ORLANDO — Scottie Scheffler has a theory why he struggled to win a tournament during his first two seasons on the PGA Tour.
“I needed to bring the same intensity to Thursday and Friday as I did to Saturday and Sunday,” Scheffler explained on Wednesday during his pre-tournament interview.
Ever since he figured that out, Scheffler has become a world-beater. He won four tournaments last season in a nine-week stretch, including the Arnold Palmer Invitational in March and the Masters in April. This week marks his second of four opportunities to defend a title and so far he’s 1-for-1, having repeated as champion at the WM Phoenix Open in February.
On Thursday, Scheffler brought the intensity to Bay Hill Club & Lodge and sprinkled six birdies and two bogeys on his card to shoot 4-under 68 in the opening round of the Arnold Palmer Invitational. The 26-year-old Scheffler is a stroke behind the early pace set by last week’s Honda Classic champ, Chris Kirk, and the PGA Tour’s reigning Arnold Palmer Rookie of the Year, Cameron Young. But with high winds forecasted for Friday expected to make the course play more difficult, Scheffler is pleased with his start. As noted by stats guru Justin Ray, in the last 15 years, only two other defending champions here started the tournament with 68 or better – Tiger Woods in 2009 and Matt Every in 2015 – and both went on to hoist the trophy.
“This place is brutal and it’s only going to get harder as the week goes on,” Scheffler said.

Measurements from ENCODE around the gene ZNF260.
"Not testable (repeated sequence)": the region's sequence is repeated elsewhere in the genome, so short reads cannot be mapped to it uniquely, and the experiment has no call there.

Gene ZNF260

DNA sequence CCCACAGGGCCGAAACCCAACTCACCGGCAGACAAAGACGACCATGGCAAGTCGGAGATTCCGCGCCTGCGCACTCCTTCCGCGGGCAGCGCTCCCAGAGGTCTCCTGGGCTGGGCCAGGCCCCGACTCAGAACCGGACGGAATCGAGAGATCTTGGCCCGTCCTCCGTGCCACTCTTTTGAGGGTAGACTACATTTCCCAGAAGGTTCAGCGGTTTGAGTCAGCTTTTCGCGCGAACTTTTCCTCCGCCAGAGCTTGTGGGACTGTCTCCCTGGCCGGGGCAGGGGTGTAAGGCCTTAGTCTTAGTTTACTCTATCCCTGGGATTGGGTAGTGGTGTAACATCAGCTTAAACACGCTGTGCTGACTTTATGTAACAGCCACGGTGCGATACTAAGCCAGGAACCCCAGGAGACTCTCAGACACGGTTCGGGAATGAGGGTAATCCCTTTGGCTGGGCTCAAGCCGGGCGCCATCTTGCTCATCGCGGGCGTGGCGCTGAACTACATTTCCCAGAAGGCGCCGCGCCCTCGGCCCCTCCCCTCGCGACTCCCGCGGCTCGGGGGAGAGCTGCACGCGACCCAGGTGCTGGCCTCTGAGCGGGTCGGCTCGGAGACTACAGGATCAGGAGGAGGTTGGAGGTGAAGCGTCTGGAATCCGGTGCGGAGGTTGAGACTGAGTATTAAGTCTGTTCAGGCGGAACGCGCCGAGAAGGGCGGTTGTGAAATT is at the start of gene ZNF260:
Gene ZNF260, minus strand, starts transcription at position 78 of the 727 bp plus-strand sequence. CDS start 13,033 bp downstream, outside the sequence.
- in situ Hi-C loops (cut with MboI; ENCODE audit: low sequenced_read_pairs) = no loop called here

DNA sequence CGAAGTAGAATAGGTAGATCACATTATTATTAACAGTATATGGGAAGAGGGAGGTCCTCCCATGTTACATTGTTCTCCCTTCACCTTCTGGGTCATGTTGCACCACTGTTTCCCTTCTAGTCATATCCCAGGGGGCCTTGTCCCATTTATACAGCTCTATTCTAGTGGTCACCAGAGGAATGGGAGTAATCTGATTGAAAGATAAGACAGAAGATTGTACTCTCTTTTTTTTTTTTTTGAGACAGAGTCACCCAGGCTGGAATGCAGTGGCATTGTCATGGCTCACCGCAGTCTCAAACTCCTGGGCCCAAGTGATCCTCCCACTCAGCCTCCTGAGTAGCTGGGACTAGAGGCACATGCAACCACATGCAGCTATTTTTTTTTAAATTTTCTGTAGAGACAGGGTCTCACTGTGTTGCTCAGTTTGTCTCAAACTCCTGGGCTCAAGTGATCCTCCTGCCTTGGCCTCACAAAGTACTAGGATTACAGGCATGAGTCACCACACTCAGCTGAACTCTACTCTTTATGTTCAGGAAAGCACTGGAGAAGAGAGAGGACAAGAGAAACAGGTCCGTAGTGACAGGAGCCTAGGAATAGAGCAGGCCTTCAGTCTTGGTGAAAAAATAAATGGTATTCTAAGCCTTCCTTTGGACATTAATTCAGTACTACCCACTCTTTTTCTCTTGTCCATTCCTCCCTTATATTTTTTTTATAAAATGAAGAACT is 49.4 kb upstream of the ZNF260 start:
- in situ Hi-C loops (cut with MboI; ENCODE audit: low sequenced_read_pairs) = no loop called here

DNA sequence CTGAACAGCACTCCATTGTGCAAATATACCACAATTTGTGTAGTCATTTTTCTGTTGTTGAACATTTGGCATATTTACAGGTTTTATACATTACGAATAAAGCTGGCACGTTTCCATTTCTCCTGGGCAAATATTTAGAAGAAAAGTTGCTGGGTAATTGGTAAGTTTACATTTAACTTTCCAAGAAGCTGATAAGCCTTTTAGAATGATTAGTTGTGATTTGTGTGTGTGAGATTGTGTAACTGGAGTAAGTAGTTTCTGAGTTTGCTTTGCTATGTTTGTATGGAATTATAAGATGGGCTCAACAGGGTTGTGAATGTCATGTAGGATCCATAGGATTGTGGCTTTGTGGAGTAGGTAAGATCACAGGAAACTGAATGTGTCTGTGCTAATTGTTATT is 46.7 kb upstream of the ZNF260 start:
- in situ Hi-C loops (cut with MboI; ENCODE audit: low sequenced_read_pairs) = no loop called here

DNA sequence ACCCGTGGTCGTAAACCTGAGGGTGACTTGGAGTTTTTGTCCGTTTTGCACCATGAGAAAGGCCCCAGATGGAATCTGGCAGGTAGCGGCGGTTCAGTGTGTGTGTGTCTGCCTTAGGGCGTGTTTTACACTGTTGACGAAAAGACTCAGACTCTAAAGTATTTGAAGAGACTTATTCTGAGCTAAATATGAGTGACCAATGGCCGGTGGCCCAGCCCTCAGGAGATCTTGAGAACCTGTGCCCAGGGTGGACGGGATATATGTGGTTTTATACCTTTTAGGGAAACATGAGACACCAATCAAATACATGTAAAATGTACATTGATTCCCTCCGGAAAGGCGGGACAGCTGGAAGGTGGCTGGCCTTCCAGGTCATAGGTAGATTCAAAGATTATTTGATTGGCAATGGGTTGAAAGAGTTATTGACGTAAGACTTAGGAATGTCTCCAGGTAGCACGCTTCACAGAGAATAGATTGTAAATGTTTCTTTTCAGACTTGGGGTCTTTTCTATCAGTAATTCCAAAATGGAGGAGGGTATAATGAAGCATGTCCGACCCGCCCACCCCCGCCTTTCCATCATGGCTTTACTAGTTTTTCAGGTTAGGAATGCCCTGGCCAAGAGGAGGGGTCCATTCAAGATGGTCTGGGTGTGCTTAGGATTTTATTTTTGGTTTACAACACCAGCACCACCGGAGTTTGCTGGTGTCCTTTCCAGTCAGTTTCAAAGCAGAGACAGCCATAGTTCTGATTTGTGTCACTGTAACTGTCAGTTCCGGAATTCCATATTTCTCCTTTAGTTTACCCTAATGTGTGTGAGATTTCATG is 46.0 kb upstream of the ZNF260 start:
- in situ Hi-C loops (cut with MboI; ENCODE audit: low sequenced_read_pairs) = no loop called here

Scottie Scheffler opens with 68 at Bay Hill.
Last 15 years, two other defending champions at @APinv started the week with 68 or better: 2015 Matt Every (won) and 2009 Tiger Woods (won).
— Justin Ray (@JustinRayGolf) March 2, 2023
He called a 10-foot birdie at No. 8, a tricky par-4 dogleg right, the highlight of his round and also benefited from making a pair of deuces, chipping in from 43 feet short left of the par-3 second green and holing a 39-foot putt at the par-3 17th.
“Two bogeys, a little frustrating, but it’s a pretty hard golf course and it doesn’t take much to make a bogey out here,” Scheffler said.
He credited staying out of the rough with giving him a handful of birdie opportunities and declared the greens “ridiculously firm for a Thursday morning.”
“It better not blow too hard or they may need to slow them down or something,” Scheffler said. “I really don’t know what they’re going to do.”
Fortunately, Scheffler thrives on hard courses and won at Bay Hill a year ago with a winning score of 4 under when the tournament turned into a U.S. Open in March.
“I feel like it’s a place where I can just try and hang in there,” said Scheffler. “That’s what I did last year. I didn’t play amazing for four days. One of the guys I played a practice round with this week asked me what I did so well last year, and I just told ’em I survived. That’s really what it felt like.”
Scheffler, who entered the week ranked second in the Official World Golf Ranking, can return to World No. 1 with a victory (as long as the current top dog Jon Rahm finishes worse than a two-way tie for second) or potentially as low as a two-way tie for second (as long as Rahm finishes worse than 25th and Rory McIlroy doesn’t win).
Kirk, 37, who won for the first time in nearly eight years on Tour, had a 5:30 a.m. wake-up call and began with a bogey at No. 10, but recovered with seven birdies en route to posting 67.
“I felt a little bit like a zombie this morning, but can’t really take away from the excitement that I have playing this event every year,” he said.
Young, 25, chipped in for eagle at the par-5 12th to match Kirk with 67. Young, a Wake Forest graduate like the tournament’s namesake, is seeking his first Tour title and was satisfied with his start despite not having his ‘A game.’
“I think I was really happy with the way I put a round together today,” he said. “Any time you break par out here you’re doing OK. Today I just feel like every time I had a chance to make birdie I did.”